If you haven’t read the previous parts of this series, I urge you to do so before reading this part. We’re taking the long way around to answering the question that made itself the title of this series, and to fully understand the context and where I’m coming from, I encourage you to start from the beginning.
As for those who have read up ’til now, thank you! I hope you enjoyed them, and I hope you’ll stick with me as we ponder my next point:
Am I the Only One Left?
We all may know that title is an exaggeration, but sometimes it is difficult not to feel discouraged and down from the bad news bombarding you from all sides as you go about your day. From viruses to elections to loneliness, it’s been a hard year these past twelve months, and it can be difficult to actively remember we’re not alone in our walk with God.
I have found myself feeling as if I’m one of very few who wants His will and His plan above my own, and it’s important to recognize that those feelings are selfish and a bit self-righteous. If it is indeed our Father who we are following, then we need to trust that He has the world in His hands and He is not letting us go. We need to remember that His eye is on the sparrow and He won’t leave us to fend for ourselves. We need to let our King do His work and not allow the World’s desires seep into our thoughts.
I myself use Elijah’s situation as encouragement, as he too felt utterly alone through his trials.
And after the fire the sound of a low whisper. And when Elijah heard it, he wrapped his face in his cloak and went out and stood at the entrance of the cave. And behold, there came a voice to him and said, “What are you doing here, Elijah?” He said, “I have been very jealous for YHVH, the God of hosts. For the people of Israel have forsaken your covenant, thrown down your altars, and killed your prophets with the sword, and I, even I only, am left, and they seek my life, to take it away.” And YHVH said to him, “Go, return on your way to the wilderness of Damascus. And when you arrive, you shall anoint Hazael to be king over Syria. And Jehu the son of Nimshi you shall anoint to be king over Israel, and Elisha the son of Shaphat of Abel-meholah you shall anoint to be prophet in your place. And the one who escapes from the sword of Hazael shall Jehu put to death, and the one who escapes from the sword of Jehu shall Elisha put to death. Yet I will leave seven thousand in Israel, all the knees that have not bowed to Baal, and every mouth that has not kissed him.”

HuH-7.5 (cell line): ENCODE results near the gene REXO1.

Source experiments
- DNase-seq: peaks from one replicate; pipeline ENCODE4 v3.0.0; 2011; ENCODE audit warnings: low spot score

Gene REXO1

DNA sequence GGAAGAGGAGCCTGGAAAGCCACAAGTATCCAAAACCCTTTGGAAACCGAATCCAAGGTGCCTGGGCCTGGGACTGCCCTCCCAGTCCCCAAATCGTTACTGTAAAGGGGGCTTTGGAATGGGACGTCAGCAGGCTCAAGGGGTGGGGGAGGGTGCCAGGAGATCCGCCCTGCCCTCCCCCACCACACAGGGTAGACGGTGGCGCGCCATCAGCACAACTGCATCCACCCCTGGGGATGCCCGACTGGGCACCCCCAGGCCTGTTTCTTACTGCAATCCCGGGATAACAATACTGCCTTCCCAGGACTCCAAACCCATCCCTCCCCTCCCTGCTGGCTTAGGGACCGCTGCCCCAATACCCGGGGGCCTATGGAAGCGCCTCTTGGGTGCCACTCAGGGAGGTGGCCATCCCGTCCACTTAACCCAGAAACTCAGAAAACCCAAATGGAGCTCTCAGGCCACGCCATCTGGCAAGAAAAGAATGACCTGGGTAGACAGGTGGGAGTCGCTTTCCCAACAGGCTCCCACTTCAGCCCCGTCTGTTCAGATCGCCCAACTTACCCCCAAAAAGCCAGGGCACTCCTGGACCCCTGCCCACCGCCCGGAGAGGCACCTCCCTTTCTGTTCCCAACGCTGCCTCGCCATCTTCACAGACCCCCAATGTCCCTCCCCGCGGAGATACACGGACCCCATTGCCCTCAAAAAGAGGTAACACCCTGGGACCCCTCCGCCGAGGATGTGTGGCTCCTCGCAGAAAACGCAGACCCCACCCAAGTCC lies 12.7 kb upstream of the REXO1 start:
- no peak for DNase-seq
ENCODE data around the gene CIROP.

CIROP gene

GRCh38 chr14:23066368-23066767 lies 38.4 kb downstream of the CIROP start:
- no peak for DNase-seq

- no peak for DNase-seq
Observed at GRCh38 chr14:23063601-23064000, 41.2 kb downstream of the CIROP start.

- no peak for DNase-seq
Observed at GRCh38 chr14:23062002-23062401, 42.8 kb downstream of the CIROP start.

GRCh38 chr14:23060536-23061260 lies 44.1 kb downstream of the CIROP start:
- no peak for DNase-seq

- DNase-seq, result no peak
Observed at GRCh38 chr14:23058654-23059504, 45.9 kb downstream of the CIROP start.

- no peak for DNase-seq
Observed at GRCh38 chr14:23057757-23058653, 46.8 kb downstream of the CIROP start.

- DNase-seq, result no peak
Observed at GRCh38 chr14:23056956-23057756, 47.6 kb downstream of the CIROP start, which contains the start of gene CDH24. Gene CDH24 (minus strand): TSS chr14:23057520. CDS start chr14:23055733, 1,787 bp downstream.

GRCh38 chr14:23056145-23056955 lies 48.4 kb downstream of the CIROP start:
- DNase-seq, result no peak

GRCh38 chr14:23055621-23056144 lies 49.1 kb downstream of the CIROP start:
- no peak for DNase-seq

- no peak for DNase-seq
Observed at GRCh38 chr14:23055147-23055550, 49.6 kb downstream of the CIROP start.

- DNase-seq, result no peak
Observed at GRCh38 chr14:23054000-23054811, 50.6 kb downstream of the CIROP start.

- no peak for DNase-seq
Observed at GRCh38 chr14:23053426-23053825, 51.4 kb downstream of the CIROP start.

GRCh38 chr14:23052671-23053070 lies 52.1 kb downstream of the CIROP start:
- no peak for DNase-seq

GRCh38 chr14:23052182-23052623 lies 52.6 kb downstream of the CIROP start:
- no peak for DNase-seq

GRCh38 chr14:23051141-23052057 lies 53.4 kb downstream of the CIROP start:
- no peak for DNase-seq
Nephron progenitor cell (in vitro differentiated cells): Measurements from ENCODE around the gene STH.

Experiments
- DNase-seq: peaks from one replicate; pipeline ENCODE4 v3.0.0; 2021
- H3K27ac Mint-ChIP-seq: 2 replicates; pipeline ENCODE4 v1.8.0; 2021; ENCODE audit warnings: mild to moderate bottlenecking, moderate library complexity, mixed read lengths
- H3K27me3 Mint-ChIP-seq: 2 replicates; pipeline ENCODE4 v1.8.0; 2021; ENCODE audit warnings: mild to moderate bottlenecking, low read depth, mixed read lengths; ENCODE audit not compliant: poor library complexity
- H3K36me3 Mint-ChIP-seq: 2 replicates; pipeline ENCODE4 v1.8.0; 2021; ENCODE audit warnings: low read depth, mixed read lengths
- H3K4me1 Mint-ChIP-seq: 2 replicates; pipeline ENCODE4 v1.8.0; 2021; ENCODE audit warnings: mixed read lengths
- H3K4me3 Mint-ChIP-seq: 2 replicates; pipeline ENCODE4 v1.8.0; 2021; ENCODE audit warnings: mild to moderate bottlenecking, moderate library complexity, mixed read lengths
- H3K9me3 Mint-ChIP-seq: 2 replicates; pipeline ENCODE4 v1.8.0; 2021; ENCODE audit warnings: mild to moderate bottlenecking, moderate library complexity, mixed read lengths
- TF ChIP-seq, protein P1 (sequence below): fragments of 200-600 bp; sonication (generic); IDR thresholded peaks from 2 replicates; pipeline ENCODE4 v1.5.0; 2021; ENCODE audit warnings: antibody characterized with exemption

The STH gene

— 1 Kings 19:12-18
YHVH did not forget Elijah, despite that Elijah felt as if he was truly the last obedient man alive. What did YHVH do, though? He gave Elijah a task to do, reminding him that He has a plan and a place for all this in the tapestry of time, and that it’s not going to unravel.
To forget that God has a plan can easily become our downfall, as we will begin to panic and drift off the path toward anything that promises peace or safety.
Trust in YHVH with all your heart,
and do not lean on your own understanding.
In all your ways acknowledge him,
and he will make straight your paths.
Be not wise in your own eyes;
fear YHVH, and turn away from evil.
It will be healing to your flesh
and refreshment to your bones.
— Proverbs 3:5-8
He also may choose not to protect us, such as with Job, who “was blameless and upright, one who feared God and turned away from evil” (Job 1:1), yet lost everything; his children, his possessions, and his health. A man who was blameless before God, fearing Him, can also be tested by Him. Trials are not always a bad thing, as it can refine and mold you into a stronger, more righteous version of yourself. And in the end, Job was given more than twice as much as he lost.